I’ve stopped talking about quality-based narrative, I’ve started talking about resource narrative

[This is basically a copied/pasted Slack post from a discussion I had with the team on a client project. I’ve tidied it up for the blog, but I haven’t rewritten it.]

‘QBN’ [quality-based narrative] – I coined this term, but I now wish I hadn’t. It’s not a term more than like two hundred people will ever use, so ultimately I’m not much bothered. But here’s why I’m bothered, and here’s a term I’ve started using instead.

(1) trivially, QBN is misleading because it sounds like it should mean ‘narrative that depends on being high quality for its effect’.

(2) More importantly, the fundamental characteristic of ‘qualities’ in the Failbetter sense is that they are all created equal – PC characteristics are the same as currency amounts are the same as story tracking variables. This was a deliberate design decision I made back in 2009, but now I think it erases too many potentially useful distinctions. And, in fact, the subsequent development of Fallen London, Sunless Sea and other StoryNexus-based games saw many, many attempts to add, or hack in, different ways to describe the value of, and changes to, qualities.

It occurred to me last week that what really turns me on are ‘resource narratives’. By that I mean that there is an explicit narrative with a game-like focus on strategically manipulating a set of limited resources, whether that’s health or social connections [or relationships] or story advancement or something else.

I reckon a key characteristic of a resource narrative is one where the nature and the interrelationship of the resources aligns with the grain of the story, and where events often/preferably emerge in a natural-seeming way from the combination of resource states. So there are still similarities to salience-based narratives, but there is limited or no interest in an AI director or drama management system as an abstract meta-entity – rather on selection and design of resource interactions as a context from which drama should tend to emerge.

That ‘selection and design of resource interactions’ is one of the things I’ve been groping to describe in recent talks (at AdventureX, Brunel, Develop Reboot) as ‘poetic design’.

Here is a quick random eclectic list of things I’d call resource narratives:

  • Sunless Sea and Fallen London, natch
  • 80 Days
  • Darkest Dungeon
  • Dwarf Fortress
  • FTL
  • Hand of Fate
  • King of Dragon Pass
  • Open world Ubigames: Far Cries and whatnot
  • Stellaris
  • XCOM, any flavour
  • …Cultist Simulator

Here are some things (all of which I like) that I think it is not very useful to analyse/design in resource narrative terms, although they have both narrative and (often) resources:

  • Branching narratives, with or without state: Choice of Games pieces, Sorcery!, most Twine work…
  • CRPGs: Dragon Ages, Elder Scrolls, Fallouts, Mass Effects, Torment, Witchers…
  • Scripted narrative-first games: Firewatch, Gone Home, Her Story, Oxenfree…
  • Immersive sims: Dishonored, HITMAN, System Shock…
  • Most parser IF.

When I look through that list of noes, another criterion occurs to me: resource narratives are most effective when resources are scarce, reproducible and fungible.

More on this anon.

  1. That’s funny, resources is exactly the term I use in a recent article — apologies for the shameless plug. I’ll add that resources need to interact if they are to make for compelling gameplay: the various situations players face should force them to trade or gamble a resource for another. This is where Fallen London got carried away, and suffered for it: too many storylines just add another quality (or three) for their own purposes, instead of tying into the already existing set, and then too many storylets can just be attempted multiple times in a row, with no change in strategy, as long as you meet the requirements.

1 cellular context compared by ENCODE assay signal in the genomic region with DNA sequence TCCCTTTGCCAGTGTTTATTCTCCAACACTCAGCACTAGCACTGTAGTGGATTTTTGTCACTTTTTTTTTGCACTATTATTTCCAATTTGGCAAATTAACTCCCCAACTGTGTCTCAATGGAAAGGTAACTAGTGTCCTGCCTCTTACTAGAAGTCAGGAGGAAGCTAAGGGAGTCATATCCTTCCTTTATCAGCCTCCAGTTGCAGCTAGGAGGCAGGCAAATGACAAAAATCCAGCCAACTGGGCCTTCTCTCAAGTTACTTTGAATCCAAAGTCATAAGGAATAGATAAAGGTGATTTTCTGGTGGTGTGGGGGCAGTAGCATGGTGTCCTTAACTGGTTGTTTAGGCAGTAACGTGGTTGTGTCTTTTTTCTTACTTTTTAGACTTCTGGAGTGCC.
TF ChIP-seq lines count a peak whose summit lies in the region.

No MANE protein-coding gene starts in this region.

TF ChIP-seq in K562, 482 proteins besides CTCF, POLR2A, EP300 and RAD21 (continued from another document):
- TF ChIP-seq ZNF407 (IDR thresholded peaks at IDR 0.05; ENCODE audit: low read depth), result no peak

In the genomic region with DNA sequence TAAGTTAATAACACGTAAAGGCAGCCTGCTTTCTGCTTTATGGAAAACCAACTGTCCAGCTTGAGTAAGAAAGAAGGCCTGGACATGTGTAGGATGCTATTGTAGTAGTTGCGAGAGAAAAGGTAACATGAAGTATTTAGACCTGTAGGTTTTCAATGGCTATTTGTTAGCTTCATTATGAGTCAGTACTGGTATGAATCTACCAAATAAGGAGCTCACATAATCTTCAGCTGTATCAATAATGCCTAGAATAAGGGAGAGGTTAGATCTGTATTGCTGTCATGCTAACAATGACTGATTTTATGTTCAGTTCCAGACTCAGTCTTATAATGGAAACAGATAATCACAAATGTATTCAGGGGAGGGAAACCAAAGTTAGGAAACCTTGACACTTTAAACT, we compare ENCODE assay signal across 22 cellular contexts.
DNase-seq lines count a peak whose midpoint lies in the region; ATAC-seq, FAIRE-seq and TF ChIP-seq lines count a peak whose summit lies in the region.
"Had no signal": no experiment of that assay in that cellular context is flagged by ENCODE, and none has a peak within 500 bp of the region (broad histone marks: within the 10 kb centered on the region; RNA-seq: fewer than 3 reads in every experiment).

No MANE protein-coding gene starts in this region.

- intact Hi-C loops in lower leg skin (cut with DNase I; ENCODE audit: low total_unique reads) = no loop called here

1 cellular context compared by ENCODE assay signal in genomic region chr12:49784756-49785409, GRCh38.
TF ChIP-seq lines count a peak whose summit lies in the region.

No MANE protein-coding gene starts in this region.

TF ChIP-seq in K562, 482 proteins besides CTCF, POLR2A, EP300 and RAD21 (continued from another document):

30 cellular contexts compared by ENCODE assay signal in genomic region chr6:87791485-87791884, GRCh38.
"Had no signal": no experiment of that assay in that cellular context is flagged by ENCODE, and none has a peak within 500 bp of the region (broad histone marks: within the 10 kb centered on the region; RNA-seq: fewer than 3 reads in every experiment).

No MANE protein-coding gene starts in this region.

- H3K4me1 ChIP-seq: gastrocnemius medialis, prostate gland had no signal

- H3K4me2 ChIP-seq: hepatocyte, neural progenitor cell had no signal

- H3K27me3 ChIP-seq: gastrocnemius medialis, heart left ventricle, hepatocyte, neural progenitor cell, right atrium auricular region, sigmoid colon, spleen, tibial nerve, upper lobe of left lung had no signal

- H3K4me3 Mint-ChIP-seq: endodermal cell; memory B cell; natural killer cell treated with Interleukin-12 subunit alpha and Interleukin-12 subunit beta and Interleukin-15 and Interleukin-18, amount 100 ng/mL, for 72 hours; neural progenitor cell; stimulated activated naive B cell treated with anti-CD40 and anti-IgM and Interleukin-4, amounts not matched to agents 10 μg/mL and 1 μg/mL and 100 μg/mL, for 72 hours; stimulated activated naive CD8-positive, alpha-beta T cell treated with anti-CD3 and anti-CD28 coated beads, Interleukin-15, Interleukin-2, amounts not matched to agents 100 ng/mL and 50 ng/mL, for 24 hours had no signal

It’s also interesting how you include a couple of roguelikes in the list of games where the resources you happen to have more of determine how you approach the path to victory, because that’s how my last attempt at the genre ended up working. But it was a coincidence at the time; nowadays I’d be more deliberate about it (and quite possibly botch things as a result).

    Anyway, good analysis as usual!

  2. The reproducibility and scarcity elements are in a bit of tension, and a game can effectively end when the tension breaks – either through the player quitting a 4X because no scarcity means no more relevant decisions to make, or a player quitting a roguelike/survival run because going under a resource reproducibility threshold means there is no longer an actual game to play.

    Would like to see more on fungibility. I get it on some level – if every damned thing was unique, there’d no point in building up any general mechanisms at all, you’d just handle it all case-by-case or such. But XCOM would be a much worse game if the only resource in it was credits, and you would use these for everything from research to upgrading soldiers. Fallen London, too, would be much poorer if less maddening if its only currency was echoes.

  3. @dweird Oh, absolutely. As I specifically pointed out in my article, too few resources present the opposite problem: you now don’t have enough of them to play against each other. The trick is, therefore, to maintain a balance. And that’s where the game designer’s art lies.

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  5. I really like this idea. It would be interesting to hear what you might identify as corollaries. For example, “resources should always be in conflict”? Or “any resource choice is implicity an opportunity cost for some other resource choice?” Similarly, your thoughts on inherently narratively useful resources. That is what resource conflicts might lurk beneath most good stories? Trust and loyalty for example (conflict = betrayal)? Could relationships be viewed as resources?